In an article on film violence he wrote for Vogue in the mid-1940s, John Houseman made a disparaging reference to the popular private eye heroes Sam Spade and Philip Marlowe, created respectively by Dashiell Hammett and Raymond Chandler — “a drab, melancholy man of limited intelligence and mediocre aspiration; a zombie who is satisfied to work for ten bucks a day and who, between drinks, gets beaten up regularly and laid occasionally.”
That article, which Houseman said cast the only shadow that ever fell across his long friendship with Chandler, prompted a reply.
“Your article in Vogue was much admired here,” Chandler wrote. “I think it was beautifully written and had a lot of style. For me personally it had the effect (after-taste is a better word) of depression and it roused my antagonism. It is artistically patronizing, intellectually dishonest and logically unsound. It is the last whimper of the Little Theatre mind in you.
“However, I’m all for your demand that pictures, even tough pictures, and especially tough pictures, have a moral content. (Because ‘The Big Sleep’ picture had none I feel a little annoyed with you for not realizing that the book had a high moral content).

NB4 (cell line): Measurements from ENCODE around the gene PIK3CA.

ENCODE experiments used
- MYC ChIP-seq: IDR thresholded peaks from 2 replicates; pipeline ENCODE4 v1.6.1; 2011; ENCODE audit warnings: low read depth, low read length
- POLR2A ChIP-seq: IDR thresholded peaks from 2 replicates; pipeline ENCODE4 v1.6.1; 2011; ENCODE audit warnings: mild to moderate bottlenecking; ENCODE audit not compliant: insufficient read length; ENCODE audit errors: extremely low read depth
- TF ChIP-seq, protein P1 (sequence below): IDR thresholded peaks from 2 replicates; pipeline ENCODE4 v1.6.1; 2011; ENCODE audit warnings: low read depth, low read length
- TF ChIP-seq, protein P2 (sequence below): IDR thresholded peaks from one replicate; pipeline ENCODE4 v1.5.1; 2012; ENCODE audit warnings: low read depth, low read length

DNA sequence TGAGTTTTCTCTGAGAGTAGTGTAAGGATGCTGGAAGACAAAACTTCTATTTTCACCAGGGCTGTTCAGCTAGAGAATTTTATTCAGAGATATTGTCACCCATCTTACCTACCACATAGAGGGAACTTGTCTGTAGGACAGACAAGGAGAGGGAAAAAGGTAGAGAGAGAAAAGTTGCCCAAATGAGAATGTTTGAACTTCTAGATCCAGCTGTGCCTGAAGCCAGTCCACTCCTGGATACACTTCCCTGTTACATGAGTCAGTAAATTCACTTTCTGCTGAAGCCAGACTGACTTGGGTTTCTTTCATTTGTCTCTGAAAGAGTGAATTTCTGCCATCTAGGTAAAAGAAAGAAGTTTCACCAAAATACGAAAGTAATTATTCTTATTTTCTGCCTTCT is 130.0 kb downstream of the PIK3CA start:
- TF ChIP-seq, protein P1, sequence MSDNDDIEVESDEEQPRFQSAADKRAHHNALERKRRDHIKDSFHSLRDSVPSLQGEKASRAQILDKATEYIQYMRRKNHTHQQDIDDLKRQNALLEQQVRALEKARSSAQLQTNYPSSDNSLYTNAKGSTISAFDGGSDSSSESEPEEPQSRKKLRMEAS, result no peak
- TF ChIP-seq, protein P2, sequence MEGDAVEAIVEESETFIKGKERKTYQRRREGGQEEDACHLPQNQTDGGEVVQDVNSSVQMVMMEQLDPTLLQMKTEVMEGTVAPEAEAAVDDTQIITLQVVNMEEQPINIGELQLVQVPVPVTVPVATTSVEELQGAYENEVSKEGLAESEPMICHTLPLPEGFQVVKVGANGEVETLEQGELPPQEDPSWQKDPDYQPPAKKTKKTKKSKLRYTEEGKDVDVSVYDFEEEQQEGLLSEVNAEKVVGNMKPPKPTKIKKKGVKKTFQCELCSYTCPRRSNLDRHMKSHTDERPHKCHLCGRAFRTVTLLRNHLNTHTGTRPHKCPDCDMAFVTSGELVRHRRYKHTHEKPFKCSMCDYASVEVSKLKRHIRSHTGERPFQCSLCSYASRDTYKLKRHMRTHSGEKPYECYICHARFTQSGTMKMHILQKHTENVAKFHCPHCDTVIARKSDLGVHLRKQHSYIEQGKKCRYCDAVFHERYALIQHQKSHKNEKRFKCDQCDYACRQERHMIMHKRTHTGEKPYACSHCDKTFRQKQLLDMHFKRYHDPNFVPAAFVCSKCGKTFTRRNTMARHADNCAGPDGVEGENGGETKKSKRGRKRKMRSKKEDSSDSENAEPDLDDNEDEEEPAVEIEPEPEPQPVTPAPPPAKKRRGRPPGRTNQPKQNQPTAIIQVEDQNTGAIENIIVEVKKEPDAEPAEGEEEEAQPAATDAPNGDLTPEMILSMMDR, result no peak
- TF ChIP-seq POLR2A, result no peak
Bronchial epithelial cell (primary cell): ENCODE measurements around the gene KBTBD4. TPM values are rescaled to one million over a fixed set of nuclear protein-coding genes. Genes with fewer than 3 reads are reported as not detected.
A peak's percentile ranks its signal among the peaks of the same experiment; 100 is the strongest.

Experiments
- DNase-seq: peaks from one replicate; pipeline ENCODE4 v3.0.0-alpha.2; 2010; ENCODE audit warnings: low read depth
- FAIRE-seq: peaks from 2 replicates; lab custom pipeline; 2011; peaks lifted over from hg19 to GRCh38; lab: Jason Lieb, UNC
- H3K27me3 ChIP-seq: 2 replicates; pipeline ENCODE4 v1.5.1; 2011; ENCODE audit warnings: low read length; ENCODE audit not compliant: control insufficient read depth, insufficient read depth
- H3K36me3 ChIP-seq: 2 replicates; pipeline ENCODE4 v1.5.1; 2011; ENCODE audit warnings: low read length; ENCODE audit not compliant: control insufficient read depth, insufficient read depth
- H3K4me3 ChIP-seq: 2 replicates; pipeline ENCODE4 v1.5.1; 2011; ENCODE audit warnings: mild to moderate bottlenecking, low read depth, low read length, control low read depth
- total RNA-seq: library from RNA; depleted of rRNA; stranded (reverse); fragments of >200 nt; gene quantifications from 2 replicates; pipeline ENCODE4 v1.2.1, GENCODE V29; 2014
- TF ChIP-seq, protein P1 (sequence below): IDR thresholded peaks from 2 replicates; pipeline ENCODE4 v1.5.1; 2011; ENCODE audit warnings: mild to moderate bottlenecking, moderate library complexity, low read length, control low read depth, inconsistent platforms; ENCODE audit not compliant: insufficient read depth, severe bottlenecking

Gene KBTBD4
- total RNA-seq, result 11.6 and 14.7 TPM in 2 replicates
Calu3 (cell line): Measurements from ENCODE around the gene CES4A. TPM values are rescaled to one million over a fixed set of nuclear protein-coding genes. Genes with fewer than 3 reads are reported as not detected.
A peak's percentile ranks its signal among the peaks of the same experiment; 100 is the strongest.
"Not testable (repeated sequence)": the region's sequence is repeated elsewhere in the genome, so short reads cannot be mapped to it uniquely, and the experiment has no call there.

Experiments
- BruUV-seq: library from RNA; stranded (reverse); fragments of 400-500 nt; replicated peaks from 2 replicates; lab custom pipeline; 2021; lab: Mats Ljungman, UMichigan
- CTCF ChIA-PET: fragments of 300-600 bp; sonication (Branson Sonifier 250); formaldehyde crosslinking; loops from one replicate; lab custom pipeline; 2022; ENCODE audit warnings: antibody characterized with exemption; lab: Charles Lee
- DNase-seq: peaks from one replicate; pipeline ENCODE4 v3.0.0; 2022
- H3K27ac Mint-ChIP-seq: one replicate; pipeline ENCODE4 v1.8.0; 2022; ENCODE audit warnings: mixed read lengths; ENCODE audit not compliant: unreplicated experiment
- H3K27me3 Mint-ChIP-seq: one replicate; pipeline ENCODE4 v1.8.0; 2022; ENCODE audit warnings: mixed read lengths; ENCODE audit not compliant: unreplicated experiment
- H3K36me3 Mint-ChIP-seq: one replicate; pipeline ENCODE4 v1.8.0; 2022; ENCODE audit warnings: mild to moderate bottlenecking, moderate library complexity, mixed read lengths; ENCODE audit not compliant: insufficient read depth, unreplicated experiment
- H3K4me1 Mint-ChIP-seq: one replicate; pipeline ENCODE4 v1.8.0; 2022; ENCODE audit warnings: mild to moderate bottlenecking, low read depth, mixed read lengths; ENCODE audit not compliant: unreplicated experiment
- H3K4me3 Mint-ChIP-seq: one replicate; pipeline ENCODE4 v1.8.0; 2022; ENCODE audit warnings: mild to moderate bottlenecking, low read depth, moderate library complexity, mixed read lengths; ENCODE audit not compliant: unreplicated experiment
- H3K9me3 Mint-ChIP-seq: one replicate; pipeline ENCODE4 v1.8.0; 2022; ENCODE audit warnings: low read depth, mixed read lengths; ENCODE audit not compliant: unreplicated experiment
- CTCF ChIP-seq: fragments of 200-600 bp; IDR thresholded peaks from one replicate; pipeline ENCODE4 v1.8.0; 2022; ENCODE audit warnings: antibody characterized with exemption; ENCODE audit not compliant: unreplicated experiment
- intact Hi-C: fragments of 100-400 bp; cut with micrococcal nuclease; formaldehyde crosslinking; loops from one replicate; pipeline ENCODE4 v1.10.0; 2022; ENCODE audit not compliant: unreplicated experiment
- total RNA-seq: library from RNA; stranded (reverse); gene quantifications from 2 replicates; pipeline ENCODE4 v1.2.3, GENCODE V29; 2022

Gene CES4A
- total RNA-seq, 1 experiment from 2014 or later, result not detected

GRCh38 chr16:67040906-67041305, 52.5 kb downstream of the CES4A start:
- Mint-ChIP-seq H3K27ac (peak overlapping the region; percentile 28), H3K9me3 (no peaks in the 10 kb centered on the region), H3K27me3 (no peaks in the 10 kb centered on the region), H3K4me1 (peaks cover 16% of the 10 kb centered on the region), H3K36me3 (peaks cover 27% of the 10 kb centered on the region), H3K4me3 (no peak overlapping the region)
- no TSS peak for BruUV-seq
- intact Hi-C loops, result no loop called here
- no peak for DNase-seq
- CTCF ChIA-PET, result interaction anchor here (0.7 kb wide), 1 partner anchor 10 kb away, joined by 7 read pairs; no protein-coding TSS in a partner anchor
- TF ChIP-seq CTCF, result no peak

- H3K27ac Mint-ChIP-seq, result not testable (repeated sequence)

“Time this week calls Philip Marlowe ‘amoral.’ This is pure nonsense. Assuming that his intelligence is as high as mine (it could hardly be higher), assuming his chances in life to promote his own interests are as numerous as they must be, why does he work for such pittance? For the answer to that is the whole story, the story that is always being written by indirection and yet never is written completely or even clearly.
|Humphrey Bogart played both Spade and Marlowe|
“It is the struggle of all fundamentally honest men to make a decent living in a corrupt society. It is an impossible struggle; he can’t win. He can be poor and bitter and take it out in wisecracks and casual amours, or he can be corrupt and amiable and rude like a Hollywood producer. Because the bitter fact is that outside of two or three technical professions which require long years of preparation, there is absolutely no way for a man of this age to acquire a decent affluence in life without to some degree corrupting himself, without accepting the cold, clear fact that success is always and everywhere a racket.
“The stories I wrote were ostensibly mysteries. I did not write the stories behind those stories, because I was not a good enough writer. That does not alter the fact that Marlowe is a more honorable man than you or I. I don’t mean Bogart playing Marlowe and I don’t mean because I created him. I didn’t create him at all; I’ve seen dozens like him in all essentials except the few colorful qualities he needed to be in a book. (A few even had those.) They were all poor; they will always be poor. How could they be anything else?
“When you have answered that question, you can call him a zombie.